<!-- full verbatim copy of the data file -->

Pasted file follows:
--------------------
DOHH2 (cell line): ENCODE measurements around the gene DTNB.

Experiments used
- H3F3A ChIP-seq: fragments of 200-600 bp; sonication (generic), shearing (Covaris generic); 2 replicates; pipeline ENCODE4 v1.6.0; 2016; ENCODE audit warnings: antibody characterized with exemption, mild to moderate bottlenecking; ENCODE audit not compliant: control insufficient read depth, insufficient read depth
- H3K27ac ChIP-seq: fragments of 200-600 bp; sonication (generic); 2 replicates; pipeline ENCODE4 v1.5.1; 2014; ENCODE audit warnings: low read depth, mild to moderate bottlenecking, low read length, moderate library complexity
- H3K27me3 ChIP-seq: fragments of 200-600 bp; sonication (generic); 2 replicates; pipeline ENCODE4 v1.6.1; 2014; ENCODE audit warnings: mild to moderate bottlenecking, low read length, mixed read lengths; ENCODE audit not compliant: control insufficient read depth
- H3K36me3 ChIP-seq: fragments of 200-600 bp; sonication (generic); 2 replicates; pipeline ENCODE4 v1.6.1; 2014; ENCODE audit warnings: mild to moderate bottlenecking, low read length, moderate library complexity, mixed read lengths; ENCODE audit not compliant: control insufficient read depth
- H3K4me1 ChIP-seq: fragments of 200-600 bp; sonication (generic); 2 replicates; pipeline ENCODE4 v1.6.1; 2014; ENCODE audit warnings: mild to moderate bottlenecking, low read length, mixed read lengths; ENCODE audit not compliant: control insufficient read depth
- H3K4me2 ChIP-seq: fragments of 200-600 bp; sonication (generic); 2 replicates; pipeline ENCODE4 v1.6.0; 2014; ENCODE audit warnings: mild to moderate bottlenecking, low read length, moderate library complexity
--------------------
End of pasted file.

DOHH2 (cell line): ENCODE measurements around the gene DTNB.

Experiments used
- H3F3A ChIP-seq: fragments of 200-600 bp; sonication (generic), shearing (Covaris generic); 2 replicates; pipeline ENCODE4 v1.6.0; 2016; ENCODE audit warnings: antibody characterized with exemption, mild to moderate bottlenecking; ENCODE audit not compliant: control insufficient read depth, insufficient read depth
- H3K27ac ChIP-seq: fragments of 200-600 bp; sonication (generic); 2 replicates; pipeline ENCODE4 v1.5.1; 2014; ENCODE audit warnings: low read depth, mild to moderate bottlenecking, low read length, moderate library complexity
- H3K27me3 ChIP-seq: fragments of 200-600 bp; sonication (generic); 2 replicates; pipeline ENCODE4 v1.6.1; 2014; ENCODE audit warnings: mild to moderate bottlenecking, low read length, mixed read lengths; ENCODE audit not compliant: control insufficient read depth
- H3K36me3 ChIP-seq: fragments of 200-600 bp; sonication (generic); 2 replicates; pipeline ENCODE4 v1.6.1; 2014; ENCODE audit warnings: mild to moderate bottlenecking, low read length, moderate library complexity, mixed read lengths; ENCODE audit not compliant: control insufficient read depth
- H3K4me1 ChIP-seq: fragments of 200-600 bp; sonication (generic); 2 replicates; pipeline ENCODE4 v1.6.1; 2014; ENCODE audit warnings: mild to moderate bottlenecking, low read length, mixed read lengths; ENCODE audit not compliant: control insufficient read depth
- H3K4me2 ChIP-seq: fragments of 200-600 bp; sonication (generic); 2 replicates; pipeline ENCODE4 v1.6.0; 2014; ENCODE audit warnings: mild to moderate bottlenecking, low read length, moderate library complexity